November 12, 2019 • Life for Leaders
Wives, submit yourselves to your own husbands as you do to the Lord. For the husband is the head of the wife as Christ is the head of the church, his body, of which he is the Savior. Now as the church submits to Christ, so also wives should submit to their husbands in everything.
I expect readers of this devotion will respond in a wide variety of ways to its title, “Submission in Marriage.” Some will be curious. Some will be hopeful. Others might be upset or worried because this topic has been the source of much pain for many people. Few verses in Scripture elicit such powerful and diverse responses as Ephesians 5:22, “Wives, submit yourselves to your own husbands as you do to the Lord.”
In today’s devotion and those that follow, I cannot begin to sort out all of the issues stemming from this verse and those that follow. That’s not really the purpose of Life for Leaders, as you know. If you’re interested in how I understand all that Ephesians teaches about marriage, you can find it in my commentary. What I’ll share here is only a small portion of what I’ve written there.
One of the surprising things about Ephesians 5:22 when you read it in Greek is that this sentence doesn’t actually have its own verb. This verse borrows the verb from verse 21: “Submit to one another out of reverence for Christ, wives, to your own husbands . . . .” The grammar makes it crystal clear that verse 22 is an application of the general principle in verse 21. All Christians are to submit to each other in their relationships in the body of Christ. One expression of this mutual submission occurs when Christian wives submit to their husbands, who are also their brothers in Christ. (This passage does not address mixed marriages explicitly.)
Because the language of submission can feel strange to us, and because of instances in which this language has been used to defend mistreatment of wives by husbands, people can feel understandably squeamish about it. Moreover, Ephesians doesn’t address distressing situations—such as when a husband wants his wife to do something clearly wrong or when he uses his authority to mistreat his wife. (We should note that nothing in this passage denies the responsibility of a Christian husband to practice mutual submission in marriage as well as in other relationships.)
If we follow the paraphrase I have suggested for “submit,” namely, “follow the leadership of,” this verse may seem less troubling. Surely it would be good for wives to follow the leadership of their husbands, especially when that leadership exemplifies the Christ-like love to which husbands will be called later in this passage. And wise husbands often follow the leadership of their wives in many things. Moreover, if submission is more than just “yielding in love,” if it also involves imitating the humble servanthood of Christ, then wives are being given a high calling indeed. They are to serve their husbands in the way Christ has served them. (Tomorrow we’ll see that husbands are also to relate to their wives in the way of Christ.)
If this teaching for wives seems incomplete, it’s because we haven’t come to the specific instructions for husbands. For now, I’d recommend that we consider whether we’re living out the call to submit to each other in our relationships by reflecting on the following questions.
Something to Think About:
If you’re a wife, do you follow the leadership of your husband? If so, what helps you to do this? If not, why not?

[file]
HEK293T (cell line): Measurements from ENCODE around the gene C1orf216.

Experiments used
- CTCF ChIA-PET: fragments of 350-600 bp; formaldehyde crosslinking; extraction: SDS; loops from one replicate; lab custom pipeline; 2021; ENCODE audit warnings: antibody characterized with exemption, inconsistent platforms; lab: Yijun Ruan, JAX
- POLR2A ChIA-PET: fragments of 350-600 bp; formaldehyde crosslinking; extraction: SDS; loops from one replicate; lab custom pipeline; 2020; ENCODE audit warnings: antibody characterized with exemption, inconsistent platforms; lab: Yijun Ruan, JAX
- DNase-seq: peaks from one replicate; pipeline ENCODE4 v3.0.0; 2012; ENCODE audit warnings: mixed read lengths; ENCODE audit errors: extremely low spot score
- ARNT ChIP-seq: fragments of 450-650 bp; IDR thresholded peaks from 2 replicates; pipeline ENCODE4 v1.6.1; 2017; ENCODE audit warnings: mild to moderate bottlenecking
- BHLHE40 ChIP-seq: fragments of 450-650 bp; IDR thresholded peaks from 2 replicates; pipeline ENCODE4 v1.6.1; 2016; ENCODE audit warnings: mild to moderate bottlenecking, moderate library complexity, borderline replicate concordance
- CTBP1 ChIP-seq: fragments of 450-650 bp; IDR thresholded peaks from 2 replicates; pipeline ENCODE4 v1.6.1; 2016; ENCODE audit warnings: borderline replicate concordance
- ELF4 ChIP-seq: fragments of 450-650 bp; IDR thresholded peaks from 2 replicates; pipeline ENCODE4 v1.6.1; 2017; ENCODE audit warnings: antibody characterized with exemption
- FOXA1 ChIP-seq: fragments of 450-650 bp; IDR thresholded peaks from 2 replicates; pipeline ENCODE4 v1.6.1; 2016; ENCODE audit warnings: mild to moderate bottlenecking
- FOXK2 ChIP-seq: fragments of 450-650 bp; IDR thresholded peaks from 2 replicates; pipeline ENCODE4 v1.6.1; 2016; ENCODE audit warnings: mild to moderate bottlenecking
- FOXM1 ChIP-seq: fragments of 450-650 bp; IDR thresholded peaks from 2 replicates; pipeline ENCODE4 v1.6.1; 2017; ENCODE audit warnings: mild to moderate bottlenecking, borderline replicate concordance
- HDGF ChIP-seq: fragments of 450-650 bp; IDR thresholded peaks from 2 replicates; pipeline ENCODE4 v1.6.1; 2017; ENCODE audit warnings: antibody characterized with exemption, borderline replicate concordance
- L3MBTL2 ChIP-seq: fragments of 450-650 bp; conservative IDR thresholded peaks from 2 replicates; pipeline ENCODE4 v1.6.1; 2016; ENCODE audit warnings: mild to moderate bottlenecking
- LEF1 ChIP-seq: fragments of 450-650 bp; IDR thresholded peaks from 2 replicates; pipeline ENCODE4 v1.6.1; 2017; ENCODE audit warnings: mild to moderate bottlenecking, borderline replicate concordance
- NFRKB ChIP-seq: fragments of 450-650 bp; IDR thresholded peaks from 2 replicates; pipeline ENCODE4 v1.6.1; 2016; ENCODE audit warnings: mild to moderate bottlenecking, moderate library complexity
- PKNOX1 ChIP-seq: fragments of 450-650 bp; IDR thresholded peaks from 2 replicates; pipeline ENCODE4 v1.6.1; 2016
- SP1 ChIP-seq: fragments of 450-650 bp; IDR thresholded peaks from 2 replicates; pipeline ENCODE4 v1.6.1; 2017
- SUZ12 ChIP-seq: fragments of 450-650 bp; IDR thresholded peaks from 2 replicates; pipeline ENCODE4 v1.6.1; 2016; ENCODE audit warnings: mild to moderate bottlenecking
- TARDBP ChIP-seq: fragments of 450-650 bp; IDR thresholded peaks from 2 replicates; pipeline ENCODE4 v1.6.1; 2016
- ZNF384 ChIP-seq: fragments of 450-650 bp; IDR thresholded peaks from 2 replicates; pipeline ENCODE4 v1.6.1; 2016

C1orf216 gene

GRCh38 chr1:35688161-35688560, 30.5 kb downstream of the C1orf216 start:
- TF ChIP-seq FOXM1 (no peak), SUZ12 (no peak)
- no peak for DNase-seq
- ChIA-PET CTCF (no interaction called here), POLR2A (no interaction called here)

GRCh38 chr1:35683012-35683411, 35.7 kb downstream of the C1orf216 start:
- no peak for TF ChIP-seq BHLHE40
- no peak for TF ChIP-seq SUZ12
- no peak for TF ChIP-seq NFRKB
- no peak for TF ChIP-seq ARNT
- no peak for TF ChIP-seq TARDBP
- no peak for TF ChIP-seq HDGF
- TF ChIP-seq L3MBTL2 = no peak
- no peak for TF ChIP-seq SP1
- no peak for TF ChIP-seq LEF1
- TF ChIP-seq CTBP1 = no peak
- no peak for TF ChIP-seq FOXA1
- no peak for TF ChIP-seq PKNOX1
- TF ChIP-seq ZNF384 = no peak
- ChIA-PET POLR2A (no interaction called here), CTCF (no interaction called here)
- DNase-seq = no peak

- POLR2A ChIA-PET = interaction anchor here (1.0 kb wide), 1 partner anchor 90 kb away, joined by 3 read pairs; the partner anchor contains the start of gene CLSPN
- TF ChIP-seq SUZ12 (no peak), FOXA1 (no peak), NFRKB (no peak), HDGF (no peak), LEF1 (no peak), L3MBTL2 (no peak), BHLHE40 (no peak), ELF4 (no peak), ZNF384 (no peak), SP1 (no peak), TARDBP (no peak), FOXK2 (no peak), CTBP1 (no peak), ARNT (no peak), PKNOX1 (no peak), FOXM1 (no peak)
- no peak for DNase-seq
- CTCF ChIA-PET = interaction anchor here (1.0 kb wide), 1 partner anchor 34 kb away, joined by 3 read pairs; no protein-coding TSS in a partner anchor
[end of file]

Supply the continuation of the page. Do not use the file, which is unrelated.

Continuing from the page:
Moreover, if you’re a wife, do you seek to imitate Christ’s servanthood in the way you treat your husband?
If you’re a husband, are you living in such a way that it would be right for your wife to follow your leadership?
No matter your gender or marital status, do you submit to your brothers and sisters in Christ? Do you seek to serve them following the model of Christ?
Something to Do:
Today, pay attention to times when you choose to follow the leadership of others.
Gracious God, you call us to a way of relating to each other that can feel strange, even risky. Submitting to others may be natural to some of us. But others of us push back against this idea, fearing that we might lose ourselves in the process. Yet your call to submit to one another is clear.
Help us, Lord, to live out this call in tangible ways in our day-to-day relationships. In particular, we ask today that wives may be empowered by your grace to follow the leadership of their husbands. Moreover, may they seek to serve their husbands, even as you have served us. For husbands, we pray that they might be worthy of being followed as they live for your purposes and glory.
Grant us all the grace, Lord, to be each day the people you have called us to be. Amen.
Explore more at The High Calling archive, hosted by the Theology of Work Project:
Boundaries in the Workplace
Dr. Mark D. Roberts is a Senior Strategist for Fuller’s Max De Pree Center for Leadership, where he focuses on the spiritual development and thriving of leaders. He is the principal writer of the daily devotional, Life for Leaders, and the founder of the De Pree Center’s Flourishing in the Third Third of Life Initiative. Previously, Mark was the Executive Director of the De Pree Center, the lead pastor of a church in Southern California, and the Senior Director of Laity Lodge in Texas. He has written eight books, dozens of articles, and over 2,500 devotions that help people discover the difference God makes in their daily life and leadership. With a Ph.D. in New Testament from Harvard, Mark teaches at Fuller Seminary, most recently in his D.Min. cohort on “Faith, Work, Economics, and Vocation.” Mark is married to Linda, a marriage and family counselor, spiritual director, and executive coach. Their two grown children are educators on the high school and college level.